The Iowa caucuses ended Monday – and on Tuesday morning Americans still don’t have the name of an official winner. Release of caucus results was delayed because technical errors creating inconsistencies in the reporting of data.
The glitches and mix ups are prompting renewed calls to shake up the primary voting process for choosing the eventual party nominee to run for president.
Politico’s chief politics correspondent Tim Alberta wrote that “after so many years spent in the crosshairs”, which had even current candidates “challenging its privileged position”, as the first state to vote in the nomination process each election cycle, there can be no doubt that “Iowa’s reign is over”.
“They failed in such complete and humiliating fashion that no one will remember who won the 2020 caucuses, only that Iowa lost,” he said.
Across the state, voters attending the arcane caucus process stand behind chairs or sit on bleachers designated for their candidate, and wait to be counted. If, after bodies are tallied, their favorite doesn’t reach a set threshold of support, caucusing members can join up with another group as a second choice, to support a rival. Candidates are awarded a certain number of party delegates, who ultimately determine the nominee, in proportional to bodies. Tie breaks are determined by coin flip.
It’s a method many see as antiquated, compared with voting at the ballot box in a the primary-style contest most states use, adding to demands that Democrats overhaul the system and schedule entirely. Lawmakers on both sides of the aisle are also joining the call to move on from Iowa’s caucusing tradition.
“I think the Democratic caucus in Iowa is a quirky, quaint tradition which should come to an end”, Illinois senator and senior Democrat Dick Durbin told MSNBC. “As we try to make voting easier for people across America, the Iowa caucus is the most painful situation we currently face for voting”.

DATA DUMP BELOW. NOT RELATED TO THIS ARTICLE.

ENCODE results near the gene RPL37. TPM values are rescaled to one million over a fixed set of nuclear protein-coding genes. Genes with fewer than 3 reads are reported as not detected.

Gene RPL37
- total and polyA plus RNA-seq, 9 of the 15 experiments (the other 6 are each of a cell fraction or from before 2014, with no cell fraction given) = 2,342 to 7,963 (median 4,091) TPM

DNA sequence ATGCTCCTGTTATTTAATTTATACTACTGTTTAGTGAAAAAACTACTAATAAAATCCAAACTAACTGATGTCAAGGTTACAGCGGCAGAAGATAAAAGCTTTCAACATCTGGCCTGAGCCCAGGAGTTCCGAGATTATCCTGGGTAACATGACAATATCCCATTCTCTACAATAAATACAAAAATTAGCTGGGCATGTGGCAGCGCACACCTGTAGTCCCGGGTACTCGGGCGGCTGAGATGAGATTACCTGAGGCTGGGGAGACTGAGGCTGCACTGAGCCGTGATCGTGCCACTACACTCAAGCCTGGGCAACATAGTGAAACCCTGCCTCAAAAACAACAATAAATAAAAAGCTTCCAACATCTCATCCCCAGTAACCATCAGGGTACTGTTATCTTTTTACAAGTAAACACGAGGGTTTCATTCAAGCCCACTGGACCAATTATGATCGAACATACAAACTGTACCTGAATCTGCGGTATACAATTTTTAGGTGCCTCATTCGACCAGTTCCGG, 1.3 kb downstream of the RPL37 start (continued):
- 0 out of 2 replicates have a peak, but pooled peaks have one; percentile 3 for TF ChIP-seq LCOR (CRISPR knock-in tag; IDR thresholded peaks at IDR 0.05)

The state already faced mounting criticism for not just how it allocates delegates, but when. Iowa’s caucus kicks off the presidential primary season, making its influence over candidate momentum disproportionate to its population.
Earlier in the race, former housing secretary and dropped-out 2020 candidate Julián Castro called out the caucus tradition, noting that states like Iowa – and New Hampshire, which holds the first primary in the nation – aren’t representative of the party’s core voting blocs.
Iowa is overwhelming rural, white, and older – a stark contrast to a democratic party that grows younger, more progressive and diverse each presidential election cycle.
Castro quit the race in January and endorsed Massachusetts senator Elizabeth Warren. Early Tuesday he called Iowa “a total mess”.
Donald Trump, whose Republican party is experiencingreverse trends in diversity, mocked the Iowa non-result, questioning when Democrats will “start blaming Russia”, “instead of their own incompetence”.
With a lack of data in Iowa allowing leading candidates to declare some sort of victory in Iowa, the presidential hopefuls quickly progressed to New Hampshire – another overwhelmingly white state.